In a landmark judgment, the English court of appeal has opened the door in the UK to the extension of the duty of care owed by a hospital to the daughter whose father had been diagnosed with Huntington’s Disease despite the father refusing to consent to the disclosure.
The facts of this case are tragic. In 2007, the claimant’s father shot and killed her mother. He was convicted of manslaughter on the grounds of diminished responsibility and committed to a mental institution. In early 2009 it was suspected and subsequently confirmed that he suffered from Huntington’s Disease. Huntington’s Disease is inherited. The child of a parent with the disease has a 50 per cent chance of developing the condition which causes damage to the brain cells giving rise to personality change often associated with aggression and violence.
Those concerned with the father’s care considered on numerous occasions whether they should override the patient’s confidentiality and inform his children, because of the implications for them, and they ‘may have a right to know’. But they did not disclose the information.
The claimant became pregnant but the father’s wish remained that the diagnosis should be kept confidential from his children, ‘especially the pregnant one’, so that they are not additionally distressed. The claimant accidentally found out about her father’s diagnosis and was herself subsequently diagnosed as suffering from Huntington’s Disease.
She sued the hospital and the mental institution on the basis of failure to inform her of her father’s diagnosis, in light of her pregnancy. If she had been informed of her father’s diagnosis she would have sought to be tested for Huntington’s Disease. If her own diagnosis was confirmed, she would have terminated the pregnancy rather than run the risk that her child would be dependent on an ill single parent or inherit the disease. The claim included a wrongful birth claim in relation to the child. This aspect of the judgment is dealt with here.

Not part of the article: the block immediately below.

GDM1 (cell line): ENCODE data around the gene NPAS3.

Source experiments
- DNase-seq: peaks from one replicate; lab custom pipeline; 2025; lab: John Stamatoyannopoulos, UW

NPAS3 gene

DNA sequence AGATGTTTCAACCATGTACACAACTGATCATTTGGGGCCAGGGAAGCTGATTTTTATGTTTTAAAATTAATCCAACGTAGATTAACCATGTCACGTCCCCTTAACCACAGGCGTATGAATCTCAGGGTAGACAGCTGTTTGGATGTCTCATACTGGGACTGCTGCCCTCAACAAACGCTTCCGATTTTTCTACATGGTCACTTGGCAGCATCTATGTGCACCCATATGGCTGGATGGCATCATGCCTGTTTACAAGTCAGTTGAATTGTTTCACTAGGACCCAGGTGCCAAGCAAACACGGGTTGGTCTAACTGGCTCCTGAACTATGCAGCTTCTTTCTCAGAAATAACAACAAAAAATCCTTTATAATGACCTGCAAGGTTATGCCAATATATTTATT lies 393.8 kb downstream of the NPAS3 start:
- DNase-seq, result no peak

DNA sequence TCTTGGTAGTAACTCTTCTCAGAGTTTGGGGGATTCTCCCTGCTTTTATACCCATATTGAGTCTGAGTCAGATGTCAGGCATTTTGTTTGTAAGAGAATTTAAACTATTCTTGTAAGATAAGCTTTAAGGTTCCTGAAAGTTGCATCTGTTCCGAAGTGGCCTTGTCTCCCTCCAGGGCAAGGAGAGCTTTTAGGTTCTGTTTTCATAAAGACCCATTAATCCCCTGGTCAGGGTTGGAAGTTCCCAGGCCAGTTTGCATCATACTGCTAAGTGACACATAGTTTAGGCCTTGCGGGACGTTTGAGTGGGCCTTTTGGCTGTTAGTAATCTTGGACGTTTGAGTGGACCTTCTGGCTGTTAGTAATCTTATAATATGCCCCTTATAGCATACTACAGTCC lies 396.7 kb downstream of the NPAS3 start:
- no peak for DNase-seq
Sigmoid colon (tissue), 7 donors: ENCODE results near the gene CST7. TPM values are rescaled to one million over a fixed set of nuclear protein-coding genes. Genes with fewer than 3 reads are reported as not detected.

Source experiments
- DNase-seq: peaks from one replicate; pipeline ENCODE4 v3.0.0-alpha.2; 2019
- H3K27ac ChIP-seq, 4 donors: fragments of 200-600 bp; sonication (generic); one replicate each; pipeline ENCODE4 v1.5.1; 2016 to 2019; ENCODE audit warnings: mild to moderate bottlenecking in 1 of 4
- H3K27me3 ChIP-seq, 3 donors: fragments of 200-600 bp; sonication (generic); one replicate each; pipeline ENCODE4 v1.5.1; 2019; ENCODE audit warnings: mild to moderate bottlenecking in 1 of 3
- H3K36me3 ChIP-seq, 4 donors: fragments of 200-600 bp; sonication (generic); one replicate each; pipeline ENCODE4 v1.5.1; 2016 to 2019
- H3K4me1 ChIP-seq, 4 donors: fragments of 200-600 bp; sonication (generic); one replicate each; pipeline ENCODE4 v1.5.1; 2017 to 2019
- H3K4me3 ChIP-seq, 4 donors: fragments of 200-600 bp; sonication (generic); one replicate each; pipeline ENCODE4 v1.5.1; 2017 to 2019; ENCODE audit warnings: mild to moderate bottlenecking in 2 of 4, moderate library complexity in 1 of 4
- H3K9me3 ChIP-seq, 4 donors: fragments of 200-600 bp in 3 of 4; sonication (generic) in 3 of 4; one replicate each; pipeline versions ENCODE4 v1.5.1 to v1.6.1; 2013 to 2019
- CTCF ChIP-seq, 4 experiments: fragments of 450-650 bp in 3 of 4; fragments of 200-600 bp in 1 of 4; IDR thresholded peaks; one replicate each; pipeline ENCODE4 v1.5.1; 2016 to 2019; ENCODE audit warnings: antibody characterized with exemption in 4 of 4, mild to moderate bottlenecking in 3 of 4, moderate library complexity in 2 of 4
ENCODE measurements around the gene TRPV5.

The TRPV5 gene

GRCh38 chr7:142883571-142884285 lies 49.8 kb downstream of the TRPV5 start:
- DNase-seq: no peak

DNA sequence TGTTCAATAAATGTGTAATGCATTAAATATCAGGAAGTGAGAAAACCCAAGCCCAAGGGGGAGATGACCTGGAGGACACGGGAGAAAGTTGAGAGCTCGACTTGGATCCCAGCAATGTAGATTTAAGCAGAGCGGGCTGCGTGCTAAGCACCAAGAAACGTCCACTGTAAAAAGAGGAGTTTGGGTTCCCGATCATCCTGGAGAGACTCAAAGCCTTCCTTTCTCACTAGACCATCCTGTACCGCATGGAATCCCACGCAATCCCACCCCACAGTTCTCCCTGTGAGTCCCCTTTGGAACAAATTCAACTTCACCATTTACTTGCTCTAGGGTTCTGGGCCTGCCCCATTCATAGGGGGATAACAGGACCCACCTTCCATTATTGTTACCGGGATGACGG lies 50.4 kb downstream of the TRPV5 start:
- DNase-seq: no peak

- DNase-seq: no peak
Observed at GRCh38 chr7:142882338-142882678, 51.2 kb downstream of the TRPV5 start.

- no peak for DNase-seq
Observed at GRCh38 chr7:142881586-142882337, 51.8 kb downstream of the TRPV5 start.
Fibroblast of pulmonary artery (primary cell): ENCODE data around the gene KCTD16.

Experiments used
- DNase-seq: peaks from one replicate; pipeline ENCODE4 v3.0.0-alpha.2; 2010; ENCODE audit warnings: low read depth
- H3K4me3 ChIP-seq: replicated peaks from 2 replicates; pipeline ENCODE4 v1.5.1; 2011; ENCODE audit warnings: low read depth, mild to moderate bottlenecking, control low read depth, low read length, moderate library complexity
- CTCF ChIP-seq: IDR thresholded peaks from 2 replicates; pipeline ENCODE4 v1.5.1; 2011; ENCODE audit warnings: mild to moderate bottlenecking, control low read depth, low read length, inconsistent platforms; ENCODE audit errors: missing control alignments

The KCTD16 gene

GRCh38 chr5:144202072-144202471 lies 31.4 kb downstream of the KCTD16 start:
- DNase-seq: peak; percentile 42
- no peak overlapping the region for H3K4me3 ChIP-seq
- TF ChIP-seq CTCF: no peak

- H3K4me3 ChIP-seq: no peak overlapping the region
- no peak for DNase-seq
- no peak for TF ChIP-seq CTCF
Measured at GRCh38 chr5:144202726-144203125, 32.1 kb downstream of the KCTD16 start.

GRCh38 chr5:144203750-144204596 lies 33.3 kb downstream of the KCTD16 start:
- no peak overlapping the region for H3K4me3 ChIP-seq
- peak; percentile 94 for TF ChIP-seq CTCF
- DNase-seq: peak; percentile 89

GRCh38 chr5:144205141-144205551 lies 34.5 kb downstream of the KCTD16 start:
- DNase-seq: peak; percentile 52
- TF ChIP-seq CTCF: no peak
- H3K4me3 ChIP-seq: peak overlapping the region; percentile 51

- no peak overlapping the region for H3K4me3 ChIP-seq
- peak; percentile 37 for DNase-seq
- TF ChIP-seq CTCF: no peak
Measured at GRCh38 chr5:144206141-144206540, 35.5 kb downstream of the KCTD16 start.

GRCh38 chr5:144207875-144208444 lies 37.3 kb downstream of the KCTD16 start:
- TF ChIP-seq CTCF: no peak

The question before the court was whether in the context of genetic medicine, it was fair, just and reasonable to impose on the healthcare providers a duty of care towards the claimant on the presented facts.
The defendant hospital raised various policy reasons as to why the duty of disclosure should not in these circumstances be extended to the claimant. One argument was that if this duty were extended, patients may be less candid with their doctors if the patient knows that that duty may be breached. But the court questioned the degree to which such loss of confidence may be affected. It was also argued on behalf of the hospitals that this problem could arise in other medical scenarios not relating to genetic conditions and that this might open the floodgates leaving the doctor in a catch-22 situation whether or not to disclose information to a third party.
Whatever the implications to the third party, the court said it was only in the field of genetics where the clinician only had knowledge of the medical facts about the existing patient that the clinician acquired definite, reliable and critical medical information about a third party, often meaning that the third party should become a patient.
Where no consent has been given, South African law in terms of the National Health Act 2008 recognises a duty by a doctor to keep the medical information about his or her patient confidential unless required by law or if the non-disclosure of the information represents a serious threat to public health. The Protection of Personal Information Act 2009 permits processing of personal health information by consent or where it is deemed necessary in the interests of justice or for the safety of other patients.
This case presents, at least in the UK, a possible limitation to doctor/patient confidentiality where the legitimate interests of others who are readily identifiable are affected.
The case ABC v St George’s Healthcare NHS Foundation Trust has been remitted to the trial court for argument.